I agree with you, but I do think fixing the 3 tier system would probably have the largest effect on Craft Beer as a whole. Its pretty corrupt frankly. (state law will always be a separate battle) the BMC's, as much as they aren't supposed to, give incentives for tap and shelf space simply because they can. They have the capital to throw around to distributors, just look at AB's exclusive distribution network. Then the distributors take those incentives and bring it to the restaurants and stores to sell more so they get more incentives. "Hey, here are some awesome box tickets to the Yankee's vs Redsox, how about that extra tap space?" "We accidentally gave you 2 extra kegs, no worries and oh, here is an extra jockey box we had laying around, bet you could use that for the patio bar. Thanks for being such a good customer, oh, btw, Assenheimerbusch is coming out with a new lower calorie beer thats lighter than air, how about you help us push it and do a few promo nights." In the 14 years of bar tending I did, there wasn't a place I worked where that didn't happen on a regular basis.  This is a federal issue which effects each state. State law, well, thats just another part of the game and we are starting to see state legislation loosen up a bit.
Title: Re: More craft breweries now than in 1890
Post by: bluesman on August 09, 2012, 01:03:45 AM
This is encouraging news.  I'm glad to see the current trend.  We should enjoy it while it lasts.  Keith, I hope you can reap the rewards of this upward swing.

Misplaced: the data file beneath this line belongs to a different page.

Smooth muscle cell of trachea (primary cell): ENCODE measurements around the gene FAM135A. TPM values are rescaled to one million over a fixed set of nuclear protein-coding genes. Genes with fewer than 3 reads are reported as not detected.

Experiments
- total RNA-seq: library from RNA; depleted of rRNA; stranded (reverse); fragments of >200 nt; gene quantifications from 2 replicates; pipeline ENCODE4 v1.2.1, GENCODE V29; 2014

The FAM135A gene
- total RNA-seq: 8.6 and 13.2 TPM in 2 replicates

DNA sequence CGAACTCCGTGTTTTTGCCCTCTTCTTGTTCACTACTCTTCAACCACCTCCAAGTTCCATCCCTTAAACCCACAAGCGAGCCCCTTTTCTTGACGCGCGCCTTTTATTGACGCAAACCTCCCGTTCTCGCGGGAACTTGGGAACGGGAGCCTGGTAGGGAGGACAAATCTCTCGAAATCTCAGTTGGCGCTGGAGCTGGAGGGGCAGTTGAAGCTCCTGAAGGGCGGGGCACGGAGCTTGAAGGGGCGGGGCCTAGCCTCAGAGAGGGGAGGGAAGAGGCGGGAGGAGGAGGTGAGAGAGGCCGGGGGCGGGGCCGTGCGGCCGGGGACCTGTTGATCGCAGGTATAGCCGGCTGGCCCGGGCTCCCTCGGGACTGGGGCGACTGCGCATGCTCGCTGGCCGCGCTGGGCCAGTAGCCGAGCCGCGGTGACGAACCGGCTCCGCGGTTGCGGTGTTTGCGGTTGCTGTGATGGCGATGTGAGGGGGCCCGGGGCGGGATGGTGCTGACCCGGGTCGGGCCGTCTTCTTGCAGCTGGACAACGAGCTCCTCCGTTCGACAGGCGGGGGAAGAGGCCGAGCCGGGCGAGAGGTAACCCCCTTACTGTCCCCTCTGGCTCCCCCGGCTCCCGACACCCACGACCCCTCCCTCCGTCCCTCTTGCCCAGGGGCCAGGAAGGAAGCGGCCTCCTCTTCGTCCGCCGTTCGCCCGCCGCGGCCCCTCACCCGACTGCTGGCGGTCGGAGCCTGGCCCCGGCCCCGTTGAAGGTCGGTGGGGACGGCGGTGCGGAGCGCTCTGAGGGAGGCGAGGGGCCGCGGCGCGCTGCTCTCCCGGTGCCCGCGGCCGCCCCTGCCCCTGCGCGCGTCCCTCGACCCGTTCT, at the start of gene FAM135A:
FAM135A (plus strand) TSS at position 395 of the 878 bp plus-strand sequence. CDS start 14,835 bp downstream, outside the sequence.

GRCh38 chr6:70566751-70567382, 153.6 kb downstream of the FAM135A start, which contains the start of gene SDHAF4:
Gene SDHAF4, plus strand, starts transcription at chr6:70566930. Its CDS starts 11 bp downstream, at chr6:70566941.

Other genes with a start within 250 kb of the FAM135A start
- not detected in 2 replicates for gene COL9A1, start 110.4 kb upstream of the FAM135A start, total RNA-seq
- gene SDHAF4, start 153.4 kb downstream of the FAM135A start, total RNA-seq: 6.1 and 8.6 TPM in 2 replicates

As we all know, "what goes up must eventually come down"...I just hope this trend continues for some time.
Title: Re: More craft breweries now than in 1890
Post by: nateo on August 09, 2012, 02:12:11 AM
Euge - I meant anywhere in MO with a retail license can very easily get a license to sell liquor as well. Usually it's just convenience stores that bother with them, but there's no reason I couldn't get a liquor license for my tackle store. In fact I've thought about doing that, and tackle stores in other areas do just that. What that means is that every convenience and grocery store in the state sells beer, wine, and liquor of all strengths.

In CO independent liquor stores collectively have a monopoly on liquor and wine, and all beer over 3.2%ABW. Every few years someone tries to repeal that law. I've seen estimates that if grocery and convenience stores can sell full-strength beer and wine it would put about half the independent stores out of business basically immediately, and probably put another 1/4 out of business over the next few years.